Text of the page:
Megan Porta:

So really you could put a bundle of books together and use it as kind of a lead magnet to get people on the platform and enjoying the platform and recipes there. And also, I love that you mentioned promoting other people, like other bloggers content as well. That’s such a great idea. So do you guys have, like, I don’t know, material that we can use to kind of explain Prepear with our audiences? Do you create anything like that?

Russ Monson:

Yeah, for sure. We have, uh, we have kind of a quick start guide for food bloggers that we can share with you. And you can put the link to that in the show notes for this show, that we’ll kind of walk a blogger through the step by step process to get going on selling their content on Prepear. And I can really just quickly walk you through what that looks like. Like the first step is just getting your content on, onto Prepear. And from there, like once you’ve got your profile and your content set up, you just need to start creating your products from somewhere. Like picking the niches that are most relevant to your audience and creating one, two or three cookbooks. Thinking about if, if your audience happens to have meal planning is a relevant topic, creating a few meal plan templates for them to follow.

Natalie Monson:

And we actually have a pricing guide that you can look at, that wil help you determine… So we’ve done a lot of user testing and user interviews about pricing of both physical cookbooks and eBooks and digital cookbooks. And so that’s kind of how we came up with our pricing guide, based on the topic of your content. And so that’s something that you can refer to as well, as you’re trying to decide pricing.

Russ Monson:

So we’ll send you the links for that, that basically walk you through the steps from getting your recipes on, to creating your content, to marketing it and even integrating it into your actual site. We build some tools that allow you to install a Prepear plugin that adds a save to Prepear button on to all of your recipes on your site that are also on Prepear. And those integrations really help familiarize your audience with what Prepear is. So when you start messaging them about your new cookbook, you don’t have to go through the work of here’s what Prepear is, and here’s this new thing. You can just be directly selling your content and it becomes familiar to them, that this is delivered on the Prepear platform.

Megan Porta:

Wow, you guys, you’re amazing. You’ve just thought through so much. I mean, you took one simple concept, like a pain point, and then it was just developed into this huge, awesome platform that just delivers value to everybody. So I’m so impressed. Just hearing a little bit more about the cookbook side of it.

Russ Monson:

One thing that I would want to say there, Megan, is, you know, we are, we are a really small team, but one of the things that’s core to us, so we’re working as hard and as fast as we can, but we know that things inside of Prepear aren’t always perfect. And one thing that we really think is core to what Prepear is, is this is a tool that’s built by food bloggers for food bloggers. And so as your audience starts to think about Prepear, things that they do, and don’t love about the way that it operates. You know, if you have a problem with how Pinterest operates, you can’t just call Pinterest and say, Hey, can we fix this? Or can we make this work this way? Like, we, we want the input of the food blogging community about what is, or isn’t working within our product so that we can make it what you need it to be and not just what we need it to be. So we would love to have conversations with anybody listening to this who’s like, well, if it could just do this, then that would be so amazing. Or I really need help with the marketing on this front. Can you build something there, that kind of feedback really helps guide the direction of the product for us. And there aren’t a lot of products that you get to use as a food blogger where you can reach out to the team building it, and we’ll jump on a zoom call with you and try and help figure it out. So.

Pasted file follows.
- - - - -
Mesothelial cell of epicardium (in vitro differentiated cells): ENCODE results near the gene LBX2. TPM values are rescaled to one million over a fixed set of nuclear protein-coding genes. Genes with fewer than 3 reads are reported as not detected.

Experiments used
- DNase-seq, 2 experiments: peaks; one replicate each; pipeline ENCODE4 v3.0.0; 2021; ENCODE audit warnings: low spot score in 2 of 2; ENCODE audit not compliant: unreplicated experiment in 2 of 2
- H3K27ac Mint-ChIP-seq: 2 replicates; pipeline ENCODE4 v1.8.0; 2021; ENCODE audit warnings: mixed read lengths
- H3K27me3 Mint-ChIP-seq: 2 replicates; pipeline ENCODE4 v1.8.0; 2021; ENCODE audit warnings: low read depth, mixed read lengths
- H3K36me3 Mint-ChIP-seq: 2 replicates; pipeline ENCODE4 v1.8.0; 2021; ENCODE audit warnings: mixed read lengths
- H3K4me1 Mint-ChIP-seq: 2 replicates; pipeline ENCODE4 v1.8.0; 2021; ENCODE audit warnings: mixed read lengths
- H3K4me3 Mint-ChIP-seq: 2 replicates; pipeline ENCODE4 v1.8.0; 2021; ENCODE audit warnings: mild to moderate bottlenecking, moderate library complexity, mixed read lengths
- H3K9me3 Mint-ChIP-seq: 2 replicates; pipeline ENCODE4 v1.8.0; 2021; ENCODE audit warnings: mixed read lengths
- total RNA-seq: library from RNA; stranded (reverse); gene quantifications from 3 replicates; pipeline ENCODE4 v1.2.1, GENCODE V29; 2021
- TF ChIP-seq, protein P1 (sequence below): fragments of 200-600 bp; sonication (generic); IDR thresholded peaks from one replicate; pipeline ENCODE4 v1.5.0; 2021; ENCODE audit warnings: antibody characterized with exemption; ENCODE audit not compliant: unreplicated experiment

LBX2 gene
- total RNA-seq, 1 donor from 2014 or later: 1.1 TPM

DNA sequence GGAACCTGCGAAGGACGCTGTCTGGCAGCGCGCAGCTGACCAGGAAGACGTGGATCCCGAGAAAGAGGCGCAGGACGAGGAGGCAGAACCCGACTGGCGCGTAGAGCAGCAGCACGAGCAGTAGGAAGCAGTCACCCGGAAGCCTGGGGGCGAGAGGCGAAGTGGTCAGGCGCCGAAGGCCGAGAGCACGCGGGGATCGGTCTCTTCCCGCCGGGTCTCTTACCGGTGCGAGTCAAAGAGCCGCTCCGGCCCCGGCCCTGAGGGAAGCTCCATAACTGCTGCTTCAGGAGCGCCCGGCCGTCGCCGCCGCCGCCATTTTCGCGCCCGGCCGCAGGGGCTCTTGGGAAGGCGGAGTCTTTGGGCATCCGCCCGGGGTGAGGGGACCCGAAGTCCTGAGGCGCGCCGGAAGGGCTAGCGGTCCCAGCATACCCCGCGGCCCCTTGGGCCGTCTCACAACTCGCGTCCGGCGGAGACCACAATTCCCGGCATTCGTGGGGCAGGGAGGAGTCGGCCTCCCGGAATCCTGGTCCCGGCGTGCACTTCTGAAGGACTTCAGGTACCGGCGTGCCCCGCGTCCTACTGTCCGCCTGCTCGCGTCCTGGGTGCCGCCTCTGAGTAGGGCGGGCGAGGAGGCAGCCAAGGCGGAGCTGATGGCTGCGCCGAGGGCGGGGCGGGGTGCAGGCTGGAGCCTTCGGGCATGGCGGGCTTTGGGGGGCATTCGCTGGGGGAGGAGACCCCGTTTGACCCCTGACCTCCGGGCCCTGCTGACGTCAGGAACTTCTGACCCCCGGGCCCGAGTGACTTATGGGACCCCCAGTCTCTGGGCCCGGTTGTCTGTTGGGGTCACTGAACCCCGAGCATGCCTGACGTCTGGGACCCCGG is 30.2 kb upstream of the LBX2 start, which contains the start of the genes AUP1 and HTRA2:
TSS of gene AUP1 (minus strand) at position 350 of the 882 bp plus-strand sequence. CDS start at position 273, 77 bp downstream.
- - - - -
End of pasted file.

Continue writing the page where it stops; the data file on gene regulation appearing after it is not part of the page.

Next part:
Megan Porta:

That’s awesome. And I think that anytime you hear by food bloggers for food bloggers, it just rings a little bit more authentic with us because not a lot of people get us. We do so many different things as you guys know, and to have a platform actually built by someone who is a food blogger, just carries so much weight, I think. At least for me. One thing before we move on, I wanted to ask you about, cause you mentioned that designing, you have like templates inside that make the page layout pretty easy. Can you kind of walk through that? Like, do we have flexibility with, like, let’s say we want like a full page photo or half page photo, you know, like, do we have that flexibility or is it kind of rigid?

Russ Monson:

Right now it’s fairly rigid in terms of the structure of the cookbooks. And that is just because our team is small. And so we have one basic layout that the cookbook will follow when you create it. We do actually have plans in the future to add additional layout functionality and we will be working on building those sorts of features. But for the moment the layout is consistent across all of the cookbooks on the platform. And we will allow that to change in the future. It’s just fairly technical. It takes a lot of time and we were trying to stay focused.